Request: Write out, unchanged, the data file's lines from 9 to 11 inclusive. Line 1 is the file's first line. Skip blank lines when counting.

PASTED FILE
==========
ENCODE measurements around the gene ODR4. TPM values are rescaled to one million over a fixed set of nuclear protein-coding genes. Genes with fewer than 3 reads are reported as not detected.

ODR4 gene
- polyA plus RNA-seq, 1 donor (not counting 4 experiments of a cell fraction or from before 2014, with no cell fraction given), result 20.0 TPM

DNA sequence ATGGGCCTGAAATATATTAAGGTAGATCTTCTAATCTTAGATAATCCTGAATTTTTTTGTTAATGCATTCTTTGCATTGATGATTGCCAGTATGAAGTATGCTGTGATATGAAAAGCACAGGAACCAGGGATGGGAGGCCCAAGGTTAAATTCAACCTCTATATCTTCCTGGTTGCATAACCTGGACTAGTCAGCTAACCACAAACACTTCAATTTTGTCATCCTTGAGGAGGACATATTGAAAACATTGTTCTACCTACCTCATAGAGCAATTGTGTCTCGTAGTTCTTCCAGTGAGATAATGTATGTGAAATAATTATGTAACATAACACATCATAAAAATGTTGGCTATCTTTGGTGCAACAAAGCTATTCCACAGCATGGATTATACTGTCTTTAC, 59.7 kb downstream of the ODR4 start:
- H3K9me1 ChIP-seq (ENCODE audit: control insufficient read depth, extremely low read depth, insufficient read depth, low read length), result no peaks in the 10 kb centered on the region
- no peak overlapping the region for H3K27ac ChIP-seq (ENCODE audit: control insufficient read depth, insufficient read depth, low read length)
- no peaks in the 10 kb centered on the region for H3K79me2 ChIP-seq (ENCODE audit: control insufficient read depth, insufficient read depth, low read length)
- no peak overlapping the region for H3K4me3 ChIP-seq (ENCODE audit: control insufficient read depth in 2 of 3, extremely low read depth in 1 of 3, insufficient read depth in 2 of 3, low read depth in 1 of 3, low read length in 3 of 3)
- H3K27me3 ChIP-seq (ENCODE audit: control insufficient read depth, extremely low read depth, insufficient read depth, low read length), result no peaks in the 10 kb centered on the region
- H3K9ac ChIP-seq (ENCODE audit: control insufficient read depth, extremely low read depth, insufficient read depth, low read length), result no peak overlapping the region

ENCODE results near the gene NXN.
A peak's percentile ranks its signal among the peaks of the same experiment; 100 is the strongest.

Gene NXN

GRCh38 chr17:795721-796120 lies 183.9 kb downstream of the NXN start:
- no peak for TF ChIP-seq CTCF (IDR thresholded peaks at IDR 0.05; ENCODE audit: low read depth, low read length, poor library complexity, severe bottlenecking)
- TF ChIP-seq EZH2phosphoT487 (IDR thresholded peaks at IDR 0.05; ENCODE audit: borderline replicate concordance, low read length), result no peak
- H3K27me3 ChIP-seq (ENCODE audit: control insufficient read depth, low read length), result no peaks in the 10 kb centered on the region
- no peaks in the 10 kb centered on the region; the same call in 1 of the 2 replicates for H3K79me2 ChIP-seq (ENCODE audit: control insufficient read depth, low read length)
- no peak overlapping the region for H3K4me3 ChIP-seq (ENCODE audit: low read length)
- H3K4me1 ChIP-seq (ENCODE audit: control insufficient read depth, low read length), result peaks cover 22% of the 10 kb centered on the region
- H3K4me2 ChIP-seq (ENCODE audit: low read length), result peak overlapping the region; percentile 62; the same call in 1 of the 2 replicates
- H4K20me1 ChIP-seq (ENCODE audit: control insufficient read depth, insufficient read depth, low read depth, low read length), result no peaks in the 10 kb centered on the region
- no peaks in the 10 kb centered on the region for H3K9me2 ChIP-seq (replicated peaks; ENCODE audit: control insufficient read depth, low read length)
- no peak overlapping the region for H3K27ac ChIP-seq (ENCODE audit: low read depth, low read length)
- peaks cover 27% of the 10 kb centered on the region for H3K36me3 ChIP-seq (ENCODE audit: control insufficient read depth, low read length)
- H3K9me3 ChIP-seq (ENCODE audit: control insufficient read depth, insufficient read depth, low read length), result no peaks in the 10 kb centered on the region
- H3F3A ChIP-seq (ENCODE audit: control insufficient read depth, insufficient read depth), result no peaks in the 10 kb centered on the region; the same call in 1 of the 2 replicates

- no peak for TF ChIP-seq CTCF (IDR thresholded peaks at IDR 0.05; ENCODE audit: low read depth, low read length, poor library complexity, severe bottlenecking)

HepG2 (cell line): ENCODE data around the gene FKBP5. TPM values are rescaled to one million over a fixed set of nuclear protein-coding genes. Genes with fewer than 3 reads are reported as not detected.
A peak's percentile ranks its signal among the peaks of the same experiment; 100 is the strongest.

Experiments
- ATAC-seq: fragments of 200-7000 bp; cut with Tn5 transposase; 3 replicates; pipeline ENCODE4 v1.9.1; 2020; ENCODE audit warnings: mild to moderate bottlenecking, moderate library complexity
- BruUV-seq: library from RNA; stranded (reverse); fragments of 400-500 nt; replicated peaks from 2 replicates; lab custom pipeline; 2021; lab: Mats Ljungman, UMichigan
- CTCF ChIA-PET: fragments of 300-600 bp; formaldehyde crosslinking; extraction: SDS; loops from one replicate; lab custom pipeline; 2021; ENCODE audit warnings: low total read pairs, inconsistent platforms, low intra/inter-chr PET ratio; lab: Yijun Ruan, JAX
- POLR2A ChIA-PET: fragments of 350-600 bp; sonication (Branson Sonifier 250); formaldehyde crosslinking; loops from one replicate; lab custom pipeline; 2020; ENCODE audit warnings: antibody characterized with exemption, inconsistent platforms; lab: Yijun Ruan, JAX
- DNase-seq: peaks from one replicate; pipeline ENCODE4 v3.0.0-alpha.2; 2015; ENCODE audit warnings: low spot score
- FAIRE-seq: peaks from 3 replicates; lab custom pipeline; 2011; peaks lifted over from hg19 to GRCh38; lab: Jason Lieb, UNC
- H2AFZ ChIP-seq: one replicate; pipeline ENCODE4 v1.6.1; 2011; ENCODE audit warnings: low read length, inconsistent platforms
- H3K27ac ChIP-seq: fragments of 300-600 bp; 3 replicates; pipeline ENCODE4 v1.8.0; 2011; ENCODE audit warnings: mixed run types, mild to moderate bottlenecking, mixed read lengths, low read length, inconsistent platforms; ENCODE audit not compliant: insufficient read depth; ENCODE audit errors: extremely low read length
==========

- H3K27me3 ChIP-seq (ENCODE audit: control insufficient read depth, extremely low read depth, insufficient read depth, low read length), result no peaks in the 10 kb centered on the region
- H3K9ac ChIP-seq (ENCODE audit: control insufficient read depth, extremely low read depth, insufficient read depth, low read length), result no peak overlapping the region

ENCODE results near the gene NXN.